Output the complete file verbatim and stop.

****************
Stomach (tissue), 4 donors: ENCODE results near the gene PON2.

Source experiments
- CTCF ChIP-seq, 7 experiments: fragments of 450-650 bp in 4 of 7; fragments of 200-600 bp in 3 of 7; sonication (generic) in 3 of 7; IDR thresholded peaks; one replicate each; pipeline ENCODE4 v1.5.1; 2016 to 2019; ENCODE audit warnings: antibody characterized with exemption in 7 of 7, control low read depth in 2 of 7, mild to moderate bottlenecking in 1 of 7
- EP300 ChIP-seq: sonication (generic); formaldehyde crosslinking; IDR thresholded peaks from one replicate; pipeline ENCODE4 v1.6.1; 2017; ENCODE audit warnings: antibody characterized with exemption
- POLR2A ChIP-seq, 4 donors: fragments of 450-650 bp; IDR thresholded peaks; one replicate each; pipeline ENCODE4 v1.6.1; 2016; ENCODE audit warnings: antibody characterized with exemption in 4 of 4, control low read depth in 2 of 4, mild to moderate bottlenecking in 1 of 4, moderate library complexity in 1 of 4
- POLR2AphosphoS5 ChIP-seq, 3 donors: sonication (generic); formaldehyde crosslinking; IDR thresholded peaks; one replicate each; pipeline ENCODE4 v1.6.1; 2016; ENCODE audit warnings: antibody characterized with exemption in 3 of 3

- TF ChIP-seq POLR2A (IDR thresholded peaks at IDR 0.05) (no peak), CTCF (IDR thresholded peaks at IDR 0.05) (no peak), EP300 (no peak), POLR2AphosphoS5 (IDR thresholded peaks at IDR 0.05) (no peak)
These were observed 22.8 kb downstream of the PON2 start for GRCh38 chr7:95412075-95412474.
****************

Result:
Stomach (tissue), 4 donors: ENCODE results near the gene PON2.

Source experiments
- CTCF ChIP-seq, 7 experiments: fragments of 450-650 bp in 4 of 7; fragments of 200-600 bp in 3 of 7; sonication (generic) in 3 of 7; IDR thresholded peaks; one replicate each; pipeline ENCODE4 v1.5.1; 2016 to 2019; ENCODE audit warnings: antibody characterized with exemption in 7 of 7, control low read depth in 2 of 7, mild to moderate bottlenecking in 1 of 7
- EP300 ChIP-seq: sonication (generic); formaldehyde crosslinking; IDR thresholded peaks from one replicate; pipeline ENCODE4 v1.6.1; 2017; ENCODE audit warnings: antibody characterized with exemption
- POLR2A ChIP-seq, 4 donors: fragments of 450-650 bp; IDR thresholded peaks; one replicate each; pipeline ENCODE4 v1.6.1; 2016; ENCODE audit warnings: antibody characterized with exemption in 4 of 4, control low read depth in 2 of 4, mild to moderate bottlenecking in 1 of 4, moderate library complexity in 1 of 4
- POLR2AphosphoS5 ChIP-seq, 3 donors: sonication (generic); formaldehyde crosslinking; IDR thresholded peaks; one replicate each; pipeline ENCODE4 v1.6.1; 2016; ENCODE audit warnings: antibody characterized with exemption in 3 of 3

- TF ChIP-seq POLR2A (IDR thresholded peaks at IDR 0.05) (no peak), CTCF (IDR thresholded peaks at IDR 0.05) (no peak), EP300 (no peak), POLR2AphosphoS5 (IDR thresholded peaks at IDR 0.05) (no peak)
These were observed 22.8 kb downstream of the PON2 start for GRCh38 chr7:95412075-95412474.